Education for Afghan Girls

There has never been a better time to change the lives of Afghan girls




YOU CAN MAKE $13,000 BECOME $62,000

Help us turn $13,000 into $62,000 through Rotary International matching grants. The Karadah Project International is partnering with local Rotary Clubs and the Herat (Afghanistan) Rotary Club to renovate, increase security around, and supply educational materials and training to the Khaja Mohammad Koohi primary and high school in Herat, Afghanistan. Our $13,000 raised will become $62,000 in support of students in Afghanistan.

The building has not been rehabilitated since it was built four decades ago and requires fundamental renovations, repairs, and upgrades. Due to the deterioration of security and increasing threats against educational facilities, parents are reluctant to send their girls to school for good reason. A main road passes close to the school, inviting strangers to walk through the school yard. Shepherds and farmers with their livestock and young men on motorcycles and bicycles pass through the schoolyard and interrupt classes.

The school has 7 classrooms and 9 grades in each shift, requiring grades 1 and 2 teachers to conduct classes outside the school building. The open and unprotected school yard, however, has mandated that those students meet off campus in the homes of community members for the safety of both teachers and students.

Every year, a significant number of Afghan girls drop out of school because of security concerns. That impact can be seen in the current situation where there is not the Ministry of Education-required ten girls attending the eighth and ninth grades to hold classes at those grade levels. One of the key obstacles to keeping girls in school is the lack of a safe and protected physical environment. The school does not have a secure boundary wall around the school. A boundary wall is both a real and symbolic protective barrier for Afghans.

The restrictions imposed on students also affects the quality of education offered at the school. School administrators and community members have installed metal security grates on the interior side of the windows to provide some defense against vandalism. Administrators feel it necessary, however, to take student files home each night to protect them. Female students feel that their school is like a prison; they spend their entire time inside the school building where there is little light and the windows are covered. In spite of these measures, they do not feel safe. They have rarely played in the school yard.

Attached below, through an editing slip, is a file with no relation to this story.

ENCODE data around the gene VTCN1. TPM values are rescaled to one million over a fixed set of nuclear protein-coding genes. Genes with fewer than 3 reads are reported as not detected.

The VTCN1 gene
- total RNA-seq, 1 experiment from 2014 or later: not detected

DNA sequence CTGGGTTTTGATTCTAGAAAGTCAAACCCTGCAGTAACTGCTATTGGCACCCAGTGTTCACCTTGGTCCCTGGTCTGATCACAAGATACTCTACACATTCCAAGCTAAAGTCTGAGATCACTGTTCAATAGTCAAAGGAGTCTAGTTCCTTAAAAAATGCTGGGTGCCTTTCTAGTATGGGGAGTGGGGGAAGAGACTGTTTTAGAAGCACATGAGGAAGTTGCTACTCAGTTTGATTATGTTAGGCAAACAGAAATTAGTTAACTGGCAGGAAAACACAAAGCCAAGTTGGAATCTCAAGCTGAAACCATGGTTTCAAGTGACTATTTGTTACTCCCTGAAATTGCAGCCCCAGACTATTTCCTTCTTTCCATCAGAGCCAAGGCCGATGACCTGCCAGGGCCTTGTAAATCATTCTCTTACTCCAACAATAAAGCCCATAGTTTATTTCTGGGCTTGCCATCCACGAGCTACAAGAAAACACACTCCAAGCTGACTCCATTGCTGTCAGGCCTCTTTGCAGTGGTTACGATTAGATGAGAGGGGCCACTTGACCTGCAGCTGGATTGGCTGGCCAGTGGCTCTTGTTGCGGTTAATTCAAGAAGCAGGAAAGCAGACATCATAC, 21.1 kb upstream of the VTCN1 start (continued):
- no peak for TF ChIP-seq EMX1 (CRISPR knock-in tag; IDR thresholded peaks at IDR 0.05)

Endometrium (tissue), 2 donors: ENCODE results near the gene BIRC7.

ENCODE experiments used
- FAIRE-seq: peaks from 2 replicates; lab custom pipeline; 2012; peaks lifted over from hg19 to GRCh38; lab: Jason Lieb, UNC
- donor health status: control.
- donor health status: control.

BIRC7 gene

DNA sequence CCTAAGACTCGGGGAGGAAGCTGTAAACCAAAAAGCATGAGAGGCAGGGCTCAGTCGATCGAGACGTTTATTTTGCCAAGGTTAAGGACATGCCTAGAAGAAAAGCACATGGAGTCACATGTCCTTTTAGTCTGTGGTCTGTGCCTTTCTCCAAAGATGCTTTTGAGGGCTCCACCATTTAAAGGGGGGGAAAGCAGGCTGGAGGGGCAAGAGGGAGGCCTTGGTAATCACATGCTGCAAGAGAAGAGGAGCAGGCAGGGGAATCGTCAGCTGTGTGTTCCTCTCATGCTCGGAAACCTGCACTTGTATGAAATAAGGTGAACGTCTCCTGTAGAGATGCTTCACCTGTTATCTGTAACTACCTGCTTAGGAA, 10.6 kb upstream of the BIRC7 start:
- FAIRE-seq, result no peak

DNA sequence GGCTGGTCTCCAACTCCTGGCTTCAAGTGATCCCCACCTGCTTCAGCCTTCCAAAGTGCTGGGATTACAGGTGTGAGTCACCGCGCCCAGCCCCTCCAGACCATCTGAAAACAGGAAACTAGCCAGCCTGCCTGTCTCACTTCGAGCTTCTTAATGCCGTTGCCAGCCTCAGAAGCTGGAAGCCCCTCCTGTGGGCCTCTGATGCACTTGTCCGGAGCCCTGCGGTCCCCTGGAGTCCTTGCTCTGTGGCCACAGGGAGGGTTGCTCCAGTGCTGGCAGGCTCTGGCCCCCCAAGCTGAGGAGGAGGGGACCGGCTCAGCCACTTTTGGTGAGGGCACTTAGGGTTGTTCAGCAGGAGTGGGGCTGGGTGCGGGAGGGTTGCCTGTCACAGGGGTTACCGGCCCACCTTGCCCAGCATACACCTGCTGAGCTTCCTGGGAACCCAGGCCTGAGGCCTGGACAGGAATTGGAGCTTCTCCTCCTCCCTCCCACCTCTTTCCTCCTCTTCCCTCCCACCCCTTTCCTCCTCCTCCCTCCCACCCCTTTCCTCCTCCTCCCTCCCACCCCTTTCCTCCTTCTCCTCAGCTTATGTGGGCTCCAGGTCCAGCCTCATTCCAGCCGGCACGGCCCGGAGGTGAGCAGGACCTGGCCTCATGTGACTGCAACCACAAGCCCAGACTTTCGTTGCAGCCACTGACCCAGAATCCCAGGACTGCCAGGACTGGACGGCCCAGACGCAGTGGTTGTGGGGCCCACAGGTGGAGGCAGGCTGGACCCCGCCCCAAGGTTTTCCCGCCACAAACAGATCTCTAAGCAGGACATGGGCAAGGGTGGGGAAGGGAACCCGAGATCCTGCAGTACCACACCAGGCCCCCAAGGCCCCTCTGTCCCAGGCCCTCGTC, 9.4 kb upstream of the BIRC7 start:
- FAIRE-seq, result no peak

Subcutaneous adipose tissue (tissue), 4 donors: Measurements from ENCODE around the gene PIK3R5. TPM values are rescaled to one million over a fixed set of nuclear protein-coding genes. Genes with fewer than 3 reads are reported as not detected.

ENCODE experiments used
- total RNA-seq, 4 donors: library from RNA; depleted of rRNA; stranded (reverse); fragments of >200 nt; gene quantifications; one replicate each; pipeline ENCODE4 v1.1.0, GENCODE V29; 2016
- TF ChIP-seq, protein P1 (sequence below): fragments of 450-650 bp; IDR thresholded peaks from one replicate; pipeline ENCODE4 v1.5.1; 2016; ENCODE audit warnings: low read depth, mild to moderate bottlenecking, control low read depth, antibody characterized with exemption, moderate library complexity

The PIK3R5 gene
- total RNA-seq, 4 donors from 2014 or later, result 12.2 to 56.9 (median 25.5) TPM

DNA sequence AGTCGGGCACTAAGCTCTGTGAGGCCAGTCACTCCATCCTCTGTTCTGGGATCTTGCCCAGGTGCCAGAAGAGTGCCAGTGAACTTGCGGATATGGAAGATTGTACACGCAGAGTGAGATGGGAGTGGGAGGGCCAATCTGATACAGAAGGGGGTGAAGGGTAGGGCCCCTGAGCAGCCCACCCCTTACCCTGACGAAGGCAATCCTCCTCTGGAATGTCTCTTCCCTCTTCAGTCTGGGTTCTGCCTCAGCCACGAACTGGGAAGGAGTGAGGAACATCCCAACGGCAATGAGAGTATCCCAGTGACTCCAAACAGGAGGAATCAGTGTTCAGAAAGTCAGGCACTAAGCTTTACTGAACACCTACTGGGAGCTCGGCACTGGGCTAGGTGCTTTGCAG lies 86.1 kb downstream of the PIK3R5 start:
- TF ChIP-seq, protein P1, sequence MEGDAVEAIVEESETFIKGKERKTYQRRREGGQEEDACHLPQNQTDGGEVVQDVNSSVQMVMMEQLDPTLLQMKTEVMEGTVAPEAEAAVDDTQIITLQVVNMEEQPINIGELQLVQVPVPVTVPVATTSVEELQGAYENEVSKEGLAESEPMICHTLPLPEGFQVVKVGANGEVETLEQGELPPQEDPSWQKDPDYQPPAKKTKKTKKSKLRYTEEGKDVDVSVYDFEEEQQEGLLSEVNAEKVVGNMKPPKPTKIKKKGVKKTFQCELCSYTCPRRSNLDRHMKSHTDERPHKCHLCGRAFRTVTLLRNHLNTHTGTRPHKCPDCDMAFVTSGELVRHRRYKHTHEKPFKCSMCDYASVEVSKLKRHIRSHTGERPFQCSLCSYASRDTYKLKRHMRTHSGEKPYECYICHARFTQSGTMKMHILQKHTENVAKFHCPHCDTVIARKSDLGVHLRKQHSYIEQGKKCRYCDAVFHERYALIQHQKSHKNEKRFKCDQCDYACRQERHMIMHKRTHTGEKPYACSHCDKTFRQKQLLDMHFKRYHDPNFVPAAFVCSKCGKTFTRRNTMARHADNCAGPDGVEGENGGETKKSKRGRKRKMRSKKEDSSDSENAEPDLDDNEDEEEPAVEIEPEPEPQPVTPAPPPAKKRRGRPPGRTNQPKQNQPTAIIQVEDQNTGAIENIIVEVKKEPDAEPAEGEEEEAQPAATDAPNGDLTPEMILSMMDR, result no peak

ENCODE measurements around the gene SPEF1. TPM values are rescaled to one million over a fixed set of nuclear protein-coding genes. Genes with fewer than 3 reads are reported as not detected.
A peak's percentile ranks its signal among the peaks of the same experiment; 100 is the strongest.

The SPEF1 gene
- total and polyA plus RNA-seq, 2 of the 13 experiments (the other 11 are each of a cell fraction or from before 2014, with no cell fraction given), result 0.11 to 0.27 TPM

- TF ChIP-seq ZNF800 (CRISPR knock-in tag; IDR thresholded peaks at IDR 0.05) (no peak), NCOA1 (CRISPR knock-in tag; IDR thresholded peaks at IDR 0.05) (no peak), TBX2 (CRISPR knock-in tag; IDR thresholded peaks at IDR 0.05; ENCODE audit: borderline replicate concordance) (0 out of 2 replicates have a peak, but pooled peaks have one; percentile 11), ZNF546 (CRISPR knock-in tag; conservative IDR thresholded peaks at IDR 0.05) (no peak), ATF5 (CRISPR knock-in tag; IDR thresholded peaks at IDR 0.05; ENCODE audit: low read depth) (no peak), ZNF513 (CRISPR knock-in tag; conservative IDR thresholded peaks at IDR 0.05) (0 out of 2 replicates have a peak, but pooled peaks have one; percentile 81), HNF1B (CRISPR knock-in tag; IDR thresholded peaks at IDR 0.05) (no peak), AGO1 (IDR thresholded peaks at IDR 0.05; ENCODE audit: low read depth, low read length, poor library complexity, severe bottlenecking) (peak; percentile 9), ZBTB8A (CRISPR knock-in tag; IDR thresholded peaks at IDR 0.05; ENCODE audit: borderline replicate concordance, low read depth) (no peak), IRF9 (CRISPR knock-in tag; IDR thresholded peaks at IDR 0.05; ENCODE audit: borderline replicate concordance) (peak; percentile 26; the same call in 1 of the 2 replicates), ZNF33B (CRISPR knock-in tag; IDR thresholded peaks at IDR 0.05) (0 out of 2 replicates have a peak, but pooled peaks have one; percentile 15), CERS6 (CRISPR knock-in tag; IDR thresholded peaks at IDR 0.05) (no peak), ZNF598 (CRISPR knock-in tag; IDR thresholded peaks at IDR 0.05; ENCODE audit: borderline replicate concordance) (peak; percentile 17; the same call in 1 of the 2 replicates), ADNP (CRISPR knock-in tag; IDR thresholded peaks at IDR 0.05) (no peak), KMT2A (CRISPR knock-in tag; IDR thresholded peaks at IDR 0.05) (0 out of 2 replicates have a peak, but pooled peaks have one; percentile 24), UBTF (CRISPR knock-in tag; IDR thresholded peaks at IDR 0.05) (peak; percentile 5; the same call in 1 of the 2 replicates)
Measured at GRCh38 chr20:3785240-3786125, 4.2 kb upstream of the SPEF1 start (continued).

The school’s six washrooms are located 40-50 meters outside the school building and are not functioning. The facility does not have access to the city’s power, however, the water well is equipped with a solar system built in 2016. This setup gives students access to water, though there are no running water taps for washing and hygiene. Outdoor bathroom facilities require girls to utilize them in groups, always having a few guarding the others while using the bathrooms. The benefits of a boundary wall will insure the security of the school’s property, provide students with a better educational experience, and encourage parents to send their children to school.

This project will also address a lack of resources and training for students and faculty. The library and science lab will receive updated materials for student and faculty use. Faculty, administration, and the school’s community management council will receive training consisting of updated curriculum and methodologies, gender sensitivity, and alternative means of discipline. The school’s management council will also receive training in community mobilization, focusing on the community's role in the management, maintenance, and protection of the school. Strategies and techniques helpful in mobilizing the community to feel a sense of ownership of the school and the education of the students will be included in the training.

When complete, this project will address all of these issues and provide expanded educational capacity, increased student enrollment—particularly girls—, and greater community involvement in the school. 


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